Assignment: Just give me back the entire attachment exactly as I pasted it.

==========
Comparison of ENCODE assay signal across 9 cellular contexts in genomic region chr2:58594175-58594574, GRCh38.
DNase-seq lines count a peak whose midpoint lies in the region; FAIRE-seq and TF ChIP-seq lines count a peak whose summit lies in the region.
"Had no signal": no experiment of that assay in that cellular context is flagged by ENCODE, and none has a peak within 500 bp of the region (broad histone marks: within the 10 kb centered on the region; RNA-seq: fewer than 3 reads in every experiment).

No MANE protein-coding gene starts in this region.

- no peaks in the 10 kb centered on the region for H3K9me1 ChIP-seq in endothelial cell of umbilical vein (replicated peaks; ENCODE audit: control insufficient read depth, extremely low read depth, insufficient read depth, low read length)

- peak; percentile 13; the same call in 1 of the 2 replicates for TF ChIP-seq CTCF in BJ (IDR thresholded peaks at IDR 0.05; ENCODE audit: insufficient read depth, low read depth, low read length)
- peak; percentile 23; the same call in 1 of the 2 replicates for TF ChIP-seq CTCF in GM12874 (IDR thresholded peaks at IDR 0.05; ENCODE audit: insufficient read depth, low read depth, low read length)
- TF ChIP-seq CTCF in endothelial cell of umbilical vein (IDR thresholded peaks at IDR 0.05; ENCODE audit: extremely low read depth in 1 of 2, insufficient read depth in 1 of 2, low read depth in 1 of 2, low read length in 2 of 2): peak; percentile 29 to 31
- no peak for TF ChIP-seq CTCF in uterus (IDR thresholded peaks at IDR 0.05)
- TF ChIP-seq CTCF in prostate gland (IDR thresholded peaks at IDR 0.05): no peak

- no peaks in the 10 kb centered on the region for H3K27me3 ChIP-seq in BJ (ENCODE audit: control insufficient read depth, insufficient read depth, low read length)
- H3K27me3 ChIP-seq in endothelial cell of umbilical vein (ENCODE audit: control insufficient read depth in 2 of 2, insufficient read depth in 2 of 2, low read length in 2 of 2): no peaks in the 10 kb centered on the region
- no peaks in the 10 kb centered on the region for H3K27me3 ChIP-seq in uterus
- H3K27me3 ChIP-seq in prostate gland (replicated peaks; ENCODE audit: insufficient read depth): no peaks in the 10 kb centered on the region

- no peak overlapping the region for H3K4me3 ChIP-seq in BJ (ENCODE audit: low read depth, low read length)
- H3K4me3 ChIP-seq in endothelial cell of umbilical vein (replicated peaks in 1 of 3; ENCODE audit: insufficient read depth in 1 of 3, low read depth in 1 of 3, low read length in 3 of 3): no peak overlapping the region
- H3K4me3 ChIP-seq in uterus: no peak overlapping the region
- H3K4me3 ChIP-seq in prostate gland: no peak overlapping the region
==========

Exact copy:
Comparison of ENCODE assay signal across 9 cellular contexts in genomic region chr2:58594175-58594574, GRCh38.
DNase-seq lines count a peak whose midpoint lies in the region; FAIRE-seq and TF ChIP-seq lines count a peak whose summit lies in the region.
"Had no signal": no experiment of that assay in that cellular context is flagged by ENCODE, and none has a peak within 500 bp of the region (broad histone marks: within the 10 kb centered on the region; RNA-seq: fewer than 3 reads in every experiment).

No MANE protein-coding gene starts in this region.

- no peaks in the 10 kb centered on the region for H3K9me1 ChIP-seq in endothelial cell of umbilical vein (replicated peaks; ENCODE audit: control insufficient read depth, extremely low read depth, insufficient read depth, low read length)

- peak; percentile 13; the same call in 1 of the 2 replicates for TF ChIP-seq CTCF in BJ (IDR thresholded peaks at IDR 0.05; ENCODE audit: insufficient read depth, low read depth, low read length)
- peak; percentile 23; the same call in 1 of the 2 replicates for TF ChIP-seq CTCF in GM12874 (IDR thresholded peaks at IDR 0.05; ENCODE audit: insufficient read depth, low read depth, low read length)
- TF ChIP-seq CTCF in endothelial cell of umbilical vein (IDR thresholded peaks at IDR 0.05; ENCODE audit: extremely low read depth in 1 of 2, insufficient read depth in 1 of 2, low read depth in 1 of 2, low read length in 2 of 2): peak; percentile 29 to 31
- no peak for TF ChIP-seq CTCF in uterus (IDR thresholded peaks at IDR 0.05)
- TF ChIP-seq CTCF in prostate gland (IDR thresholded peaks at IDR 0.05): no peak

- no peaks in the 10 kb centered on the region for H3K27me3 ChIP-seq in BJ (ENCODE audit: control insufficient read depth, insufficient read depth, low read length)
- H3K27me3 ChIP-seq in endothelial cell of umbilical vein (ENCODE audit: control insufficient read depth in 2 of 2, insufficient read depth in 2 of 2, low read length in 2 of 2): no peaks in the 10 kb centered on the region
- no peaks in the 10 kb centered on the region for H3K27me3 ChIP-seq in uterus
- H3K27me3 ChIP-seq in prostate gland (replicated peaks; ENCODE audit: insufficient read depth): no peaks in the 10 kb centered on the region

- no peak overlapping the region for H3K4me3 ChIP-seq in BJ (ENCODE audit: low read depth, low read length)
- H3K4me3 ChIP-seq in endothelial cell of umbilical vein (replicated peaks in 1 of 3; ENCODE audit: insufficient read depth in 1 of 3, low read depth in 1 of 3, low read length in 3 of 3): no peak overlapping the region
- H3K4me3 ChIP-seq in uterus: no peak overlapping the region
- H3K4me3 ChIP-seq in prostate gland: no peak overlapping the region